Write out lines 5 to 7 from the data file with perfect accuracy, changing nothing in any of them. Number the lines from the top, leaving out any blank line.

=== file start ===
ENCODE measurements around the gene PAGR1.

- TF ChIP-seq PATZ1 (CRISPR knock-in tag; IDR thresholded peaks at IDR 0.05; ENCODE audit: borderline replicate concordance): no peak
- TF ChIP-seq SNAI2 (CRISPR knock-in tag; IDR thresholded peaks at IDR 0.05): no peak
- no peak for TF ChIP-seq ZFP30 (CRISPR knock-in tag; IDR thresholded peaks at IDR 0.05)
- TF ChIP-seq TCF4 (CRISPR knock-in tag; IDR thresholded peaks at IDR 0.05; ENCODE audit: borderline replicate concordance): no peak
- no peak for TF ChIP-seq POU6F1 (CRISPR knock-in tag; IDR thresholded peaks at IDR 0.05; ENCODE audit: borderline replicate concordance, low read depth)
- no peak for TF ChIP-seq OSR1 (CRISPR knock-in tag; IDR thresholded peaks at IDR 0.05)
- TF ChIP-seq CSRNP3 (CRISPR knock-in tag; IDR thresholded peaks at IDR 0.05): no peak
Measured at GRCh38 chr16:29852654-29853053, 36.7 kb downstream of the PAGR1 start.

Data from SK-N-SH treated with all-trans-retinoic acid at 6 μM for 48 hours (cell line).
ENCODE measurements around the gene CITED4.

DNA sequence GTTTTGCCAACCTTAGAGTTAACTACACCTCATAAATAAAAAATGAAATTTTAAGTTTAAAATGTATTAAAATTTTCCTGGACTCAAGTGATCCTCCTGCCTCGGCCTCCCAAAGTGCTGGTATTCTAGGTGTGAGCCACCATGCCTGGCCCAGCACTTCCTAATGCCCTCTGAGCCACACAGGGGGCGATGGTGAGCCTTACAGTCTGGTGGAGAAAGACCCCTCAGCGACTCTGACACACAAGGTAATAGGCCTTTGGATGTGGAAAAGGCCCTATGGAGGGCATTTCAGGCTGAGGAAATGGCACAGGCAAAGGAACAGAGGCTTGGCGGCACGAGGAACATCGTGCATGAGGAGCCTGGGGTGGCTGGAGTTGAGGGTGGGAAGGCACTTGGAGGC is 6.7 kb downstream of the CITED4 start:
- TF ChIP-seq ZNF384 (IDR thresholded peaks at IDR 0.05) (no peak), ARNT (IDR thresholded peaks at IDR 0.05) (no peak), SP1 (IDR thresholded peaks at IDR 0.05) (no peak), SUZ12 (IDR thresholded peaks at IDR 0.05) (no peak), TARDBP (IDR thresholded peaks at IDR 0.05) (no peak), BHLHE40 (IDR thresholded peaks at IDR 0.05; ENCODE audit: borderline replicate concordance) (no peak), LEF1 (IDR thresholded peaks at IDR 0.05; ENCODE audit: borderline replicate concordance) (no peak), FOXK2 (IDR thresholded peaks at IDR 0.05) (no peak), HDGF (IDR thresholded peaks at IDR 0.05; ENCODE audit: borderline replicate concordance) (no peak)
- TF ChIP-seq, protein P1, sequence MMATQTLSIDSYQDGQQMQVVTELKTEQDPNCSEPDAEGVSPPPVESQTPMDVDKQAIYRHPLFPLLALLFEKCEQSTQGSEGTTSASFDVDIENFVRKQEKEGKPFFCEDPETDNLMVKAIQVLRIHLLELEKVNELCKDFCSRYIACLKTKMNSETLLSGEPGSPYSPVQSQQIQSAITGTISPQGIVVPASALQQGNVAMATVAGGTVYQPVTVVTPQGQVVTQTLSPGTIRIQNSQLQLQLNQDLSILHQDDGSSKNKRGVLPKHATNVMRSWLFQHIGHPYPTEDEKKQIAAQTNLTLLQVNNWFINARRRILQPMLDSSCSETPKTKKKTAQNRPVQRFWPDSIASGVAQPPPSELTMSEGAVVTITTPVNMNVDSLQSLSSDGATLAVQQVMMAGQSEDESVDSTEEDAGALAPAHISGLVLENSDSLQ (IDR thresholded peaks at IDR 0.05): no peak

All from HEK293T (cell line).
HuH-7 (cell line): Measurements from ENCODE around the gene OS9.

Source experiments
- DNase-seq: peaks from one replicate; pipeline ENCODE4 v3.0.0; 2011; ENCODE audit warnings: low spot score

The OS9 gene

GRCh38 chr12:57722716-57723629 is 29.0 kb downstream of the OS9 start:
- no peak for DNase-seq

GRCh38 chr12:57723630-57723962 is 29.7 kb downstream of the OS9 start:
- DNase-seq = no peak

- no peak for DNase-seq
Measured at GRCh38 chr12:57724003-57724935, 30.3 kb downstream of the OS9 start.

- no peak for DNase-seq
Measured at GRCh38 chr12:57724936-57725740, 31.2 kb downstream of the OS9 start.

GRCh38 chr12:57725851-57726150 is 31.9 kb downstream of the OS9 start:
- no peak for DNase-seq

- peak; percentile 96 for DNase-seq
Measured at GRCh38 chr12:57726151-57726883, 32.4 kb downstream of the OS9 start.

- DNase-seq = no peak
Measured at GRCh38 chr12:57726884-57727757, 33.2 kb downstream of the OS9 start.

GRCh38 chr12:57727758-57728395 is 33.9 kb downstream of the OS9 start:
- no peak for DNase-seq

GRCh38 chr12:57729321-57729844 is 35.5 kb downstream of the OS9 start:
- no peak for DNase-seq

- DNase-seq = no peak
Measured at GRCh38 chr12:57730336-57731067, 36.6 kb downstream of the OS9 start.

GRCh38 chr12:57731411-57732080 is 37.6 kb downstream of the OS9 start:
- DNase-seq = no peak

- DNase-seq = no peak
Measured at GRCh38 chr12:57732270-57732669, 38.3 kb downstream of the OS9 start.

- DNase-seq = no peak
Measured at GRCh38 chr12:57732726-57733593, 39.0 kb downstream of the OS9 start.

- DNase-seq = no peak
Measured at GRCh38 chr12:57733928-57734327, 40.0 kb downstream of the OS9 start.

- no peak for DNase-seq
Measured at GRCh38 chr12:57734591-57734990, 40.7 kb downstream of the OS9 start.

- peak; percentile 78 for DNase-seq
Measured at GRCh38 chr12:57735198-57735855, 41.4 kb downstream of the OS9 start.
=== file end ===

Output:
- TF ChIP-seq TCF4 (CRISPR knock-in tag; IDR thresholded peaks at IDR 0.05; ENCODE audit: borderline replicate concordance): no peak
- no peak for TF ChIP-seq POU6F1 (CRISPR knock-in tag; IDR thresholded peaks at IDR 0.05; ENCODE audit: borderline replicate concordance, low read depth)
- no peak for TF ChIP-seq OSR1 (CRISPR knock-in tag; IDR thresholded peaks at IDR 0.05)